How To Practice Gratitude When You’re Not Feeling Grateful

By Mona Ghose, MD, physician on the Monument platform
Grateful

If the thought of practicing gratitude feels perplexing, you are certainly not alone. Many of us grew up with traditions and customs focused on gratitude, especially during holiday celebrations. But what is gratitude? Is it an emotion? A habit? A virtue? Gratitude can be difficult to define, and even harder to commit to practicing regularly. 

Cultural expectations may pressure us to be grateful for what we have, which can feel disingenuous at times. As a result, I tend to be cautious of those who preach gratitude. But despite my misgivings, I have found that taking time to actively reflect on what I am thankful for on a regular basis has been beneficial for my mental health and increased my capacity to endure challenges.

bridge in forest

My gripes with gratitude

There is no shortage of wellness teachers telling us we could easily change our lives if our thoughts were just more positive! Our culture tends to reward the expression of happy emotions while penalizing the expression of anger, sadness, fear, and beyond. This idea is called toxic positivity and can be found in every facet of our lives, from work culture to social media to our relationship with drinking.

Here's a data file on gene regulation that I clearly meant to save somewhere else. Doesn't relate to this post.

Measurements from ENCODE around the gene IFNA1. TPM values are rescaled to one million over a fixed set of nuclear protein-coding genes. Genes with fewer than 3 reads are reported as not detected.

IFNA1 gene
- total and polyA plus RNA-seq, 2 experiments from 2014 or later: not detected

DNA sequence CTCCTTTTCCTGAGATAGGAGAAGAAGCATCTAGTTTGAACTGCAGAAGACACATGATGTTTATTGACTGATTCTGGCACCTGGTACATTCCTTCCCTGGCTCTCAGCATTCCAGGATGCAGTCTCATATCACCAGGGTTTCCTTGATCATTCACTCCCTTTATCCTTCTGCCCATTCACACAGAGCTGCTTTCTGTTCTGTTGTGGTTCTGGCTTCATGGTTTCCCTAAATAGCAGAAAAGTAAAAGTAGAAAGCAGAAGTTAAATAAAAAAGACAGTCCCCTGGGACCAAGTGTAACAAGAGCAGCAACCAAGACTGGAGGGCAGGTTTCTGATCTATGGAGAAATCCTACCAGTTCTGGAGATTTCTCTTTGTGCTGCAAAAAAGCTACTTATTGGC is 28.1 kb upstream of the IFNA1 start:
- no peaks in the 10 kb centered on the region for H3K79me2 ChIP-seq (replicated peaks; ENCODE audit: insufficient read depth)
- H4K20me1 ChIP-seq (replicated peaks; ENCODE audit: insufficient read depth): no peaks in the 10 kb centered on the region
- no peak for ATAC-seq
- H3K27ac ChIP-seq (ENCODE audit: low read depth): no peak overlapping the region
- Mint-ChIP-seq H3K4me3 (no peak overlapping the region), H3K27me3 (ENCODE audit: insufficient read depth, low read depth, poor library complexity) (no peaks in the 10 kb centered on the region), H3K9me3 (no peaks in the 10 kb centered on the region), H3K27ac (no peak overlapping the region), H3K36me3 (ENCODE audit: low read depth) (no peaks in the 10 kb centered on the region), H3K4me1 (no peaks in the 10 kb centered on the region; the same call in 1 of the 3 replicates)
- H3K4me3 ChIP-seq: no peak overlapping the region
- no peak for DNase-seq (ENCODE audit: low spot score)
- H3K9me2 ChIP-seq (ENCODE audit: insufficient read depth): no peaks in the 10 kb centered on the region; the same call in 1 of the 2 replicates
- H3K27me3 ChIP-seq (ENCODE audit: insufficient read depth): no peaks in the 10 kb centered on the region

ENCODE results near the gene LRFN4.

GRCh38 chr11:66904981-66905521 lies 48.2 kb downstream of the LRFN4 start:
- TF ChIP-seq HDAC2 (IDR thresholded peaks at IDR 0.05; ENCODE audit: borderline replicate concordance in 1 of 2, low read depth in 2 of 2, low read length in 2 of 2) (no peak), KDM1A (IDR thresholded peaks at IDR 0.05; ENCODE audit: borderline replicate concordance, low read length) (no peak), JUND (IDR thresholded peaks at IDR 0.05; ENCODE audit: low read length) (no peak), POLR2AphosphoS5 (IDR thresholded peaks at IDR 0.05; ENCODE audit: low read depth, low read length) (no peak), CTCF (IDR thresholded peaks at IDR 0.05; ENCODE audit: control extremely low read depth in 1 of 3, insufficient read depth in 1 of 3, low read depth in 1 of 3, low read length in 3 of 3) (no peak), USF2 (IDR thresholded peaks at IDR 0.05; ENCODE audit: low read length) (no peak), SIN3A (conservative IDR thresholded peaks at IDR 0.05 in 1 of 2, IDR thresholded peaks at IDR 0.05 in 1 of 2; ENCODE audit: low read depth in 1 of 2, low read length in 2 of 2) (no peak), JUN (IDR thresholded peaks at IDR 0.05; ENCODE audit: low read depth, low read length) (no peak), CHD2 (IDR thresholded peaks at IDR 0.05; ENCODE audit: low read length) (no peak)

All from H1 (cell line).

Gratitude can also be weaponized by those seeking to preserve the status quo. For example, if we bring a problem up at work, our boss might shame us for being ungrateful, dismiss us as being too negative, or tell us “it could be worse.” In cases such as these, portraying gratitude as a moral virtue can lead to feelings of inadequacy on our part, while allowing the other party to dismiss our concerns and avoid scrutiny.

Problems arise when we deny our true human experiences by minimizing the pain we are feeling. Forcing an outlook that “all is well” (when it may not be) can contribute to the negativity we were trying to avoid in the first place. This may be especially difficult when working toward changing your relationship with alcohol. Processing new and difficult emotions may not come easily if we limit our permissible emotions to happiness and gratitude. Personally, when I find the time to reflect, I try to honor anger, sadness, jealousy, or any other emotion that arises. Welcoming the entire spectrum of emotions often leaves me in a better place than if I had tried to suppress those feelings to focus only on the positive. 

With these thoughts in mind, I believe we can still build a practice of gratitude that is attainable, nurturing, and suited to our individual needs.

thank you

My gratitude practice

I began playing around with the idea of practicing gratitude when I realized my habit of ruminating was clouding my memories. The day I spent outdoors in the sun was remembered as the day I got hangry and fought with my partner on the way home. The night spent catching up with friends was remembered by the moment I spilled my drink across the table. The otherwise rewarding day at work was remembered by the one patient who was angry I was running late and left in the middle of the visit.